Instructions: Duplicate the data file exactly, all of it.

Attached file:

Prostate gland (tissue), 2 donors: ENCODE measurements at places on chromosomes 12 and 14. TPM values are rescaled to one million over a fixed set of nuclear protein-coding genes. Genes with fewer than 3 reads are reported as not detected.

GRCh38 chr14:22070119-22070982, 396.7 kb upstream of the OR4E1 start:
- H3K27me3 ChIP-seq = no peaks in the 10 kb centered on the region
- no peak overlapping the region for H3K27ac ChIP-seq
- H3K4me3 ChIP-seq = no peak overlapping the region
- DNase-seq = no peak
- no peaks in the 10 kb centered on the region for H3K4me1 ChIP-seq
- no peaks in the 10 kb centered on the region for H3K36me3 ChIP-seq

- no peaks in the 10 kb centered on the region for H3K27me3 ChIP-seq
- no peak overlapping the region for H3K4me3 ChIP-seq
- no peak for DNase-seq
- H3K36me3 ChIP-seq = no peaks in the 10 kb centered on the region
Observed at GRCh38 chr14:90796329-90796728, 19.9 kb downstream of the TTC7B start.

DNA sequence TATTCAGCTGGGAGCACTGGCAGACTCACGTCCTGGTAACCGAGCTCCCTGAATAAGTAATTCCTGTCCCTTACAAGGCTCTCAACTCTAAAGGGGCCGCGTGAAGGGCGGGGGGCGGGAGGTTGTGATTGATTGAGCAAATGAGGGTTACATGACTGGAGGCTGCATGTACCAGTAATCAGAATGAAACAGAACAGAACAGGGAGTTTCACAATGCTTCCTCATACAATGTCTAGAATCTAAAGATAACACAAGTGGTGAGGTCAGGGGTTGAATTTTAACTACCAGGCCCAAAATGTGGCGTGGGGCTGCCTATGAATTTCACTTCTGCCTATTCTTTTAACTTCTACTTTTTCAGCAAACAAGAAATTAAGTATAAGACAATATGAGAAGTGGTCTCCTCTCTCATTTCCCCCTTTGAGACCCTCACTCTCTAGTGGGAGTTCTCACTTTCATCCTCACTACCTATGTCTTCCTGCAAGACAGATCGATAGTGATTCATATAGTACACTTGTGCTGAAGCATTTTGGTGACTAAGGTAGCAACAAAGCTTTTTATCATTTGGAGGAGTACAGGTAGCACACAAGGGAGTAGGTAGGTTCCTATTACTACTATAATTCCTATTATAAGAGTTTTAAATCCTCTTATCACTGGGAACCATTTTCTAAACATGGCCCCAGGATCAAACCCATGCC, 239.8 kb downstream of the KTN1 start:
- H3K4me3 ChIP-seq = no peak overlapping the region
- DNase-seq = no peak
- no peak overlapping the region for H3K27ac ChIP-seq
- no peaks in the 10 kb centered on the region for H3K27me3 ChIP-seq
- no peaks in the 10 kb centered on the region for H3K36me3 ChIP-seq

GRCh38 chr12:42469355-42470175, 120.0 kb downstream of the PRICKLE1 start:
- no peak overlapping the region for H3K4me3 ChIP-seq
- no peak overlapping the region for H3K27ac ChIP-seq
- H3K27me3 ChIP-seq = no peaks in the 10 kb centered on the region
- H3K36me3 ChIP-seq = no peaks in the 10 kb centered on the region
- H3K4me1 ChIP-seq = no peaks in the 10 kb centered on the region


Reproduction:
Prostate gland (tissue), 2 donors: ENCODE measurements at places on chromosomes 12 and 14. TPM values are rescaled to one million over a fixed set of nuclear protein-coding genes. Genes with fewer than 3 reads are reported as not detected.

GRCh38 chr14:22070119-22070982, 396.7 kb upstream of the OR4E1 start:
- H3K27me3 ChIP-seq = no peaks in the 10 kb centered on the region
- no peak overlapping the region for H3K27ac ChIP-seq
- H3K4me3 ChIP-seq = no peak overlapping the region
- DNase-seq = no peak
- no peaks in the 10 kb centered on the region for H3K4me1 ChIP-seq
- no peaks in the 10 kb centered on the region for H3K36me3 ChIP-seq

- no peaks in the 10 kb centered on the region for H3K27me3 ChIP-seq
- no peak overlapping the region for H3K4me3 ChIP-seq
- no peak for DNase-seq
- H3K36me3 ChIP-seq = no peaks in the 10 kb centered on the region
Observed at GRCh38 chr14:90796329-90796728, 19.9 kb downstream of the TTC7B start.

DNA sequence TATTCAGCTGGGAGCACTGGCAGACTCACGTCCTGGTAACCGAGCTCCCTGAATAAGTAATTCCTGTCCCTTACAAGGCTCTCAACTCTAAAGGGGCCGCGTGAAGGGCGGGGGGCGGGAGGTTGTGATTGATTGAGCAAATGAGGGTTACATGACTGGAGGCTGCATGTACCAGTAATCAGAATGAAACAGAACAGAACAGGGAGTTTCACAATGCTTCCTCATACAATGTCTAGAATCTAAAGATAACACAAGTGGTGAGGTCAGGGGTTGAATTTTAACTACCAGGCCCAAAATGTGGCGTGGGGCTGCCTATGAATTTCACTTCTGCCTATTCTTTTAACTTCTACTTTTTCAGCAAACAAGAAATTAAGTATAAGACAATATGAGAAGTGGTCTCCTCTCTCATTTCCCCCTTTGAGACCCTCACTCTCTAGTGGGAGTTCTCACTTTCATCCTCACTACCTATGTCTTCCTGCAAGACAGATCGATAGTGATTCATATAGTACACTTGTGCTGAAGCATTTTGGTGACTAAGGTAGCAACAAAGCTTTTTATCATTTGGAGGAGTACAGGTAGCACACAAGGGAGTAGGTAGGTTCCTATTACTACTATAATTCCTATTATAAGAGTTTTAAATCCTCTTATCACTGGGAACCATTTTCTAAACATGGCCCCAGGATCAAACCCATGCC, 239.8 kb downstream of the KTN1 start:
- H3K4me3 ChIP-seq = no peak overlapping the region
- DNase-seq = no peak
- no peak overlapping the region for H3K27ac ChIP-seq
- no peaks in the 10 kb centered on the region for H3K27me3 ChIP-seq
- no peaks in the 10 kb centered on the region for H3K36me3 ChIP-seq

GRCh38 chr12:42469355-42470175, 120.0 kb downstream of the PRICKLE1 start:
- no peak overlapping the region for H3K4me3 ChIP-seq
- no peak overlapping the region for H3K27ac ChIP-seq
- H3K27me3 ChIP-seq = no peaks in the 10 kb centered on the region
- H3K36me3 ChIP-seq = no peaks in the 10 kb centered on the region
- H3K4me1 ChIP-seq = no peaks in the 10 kb centered on the region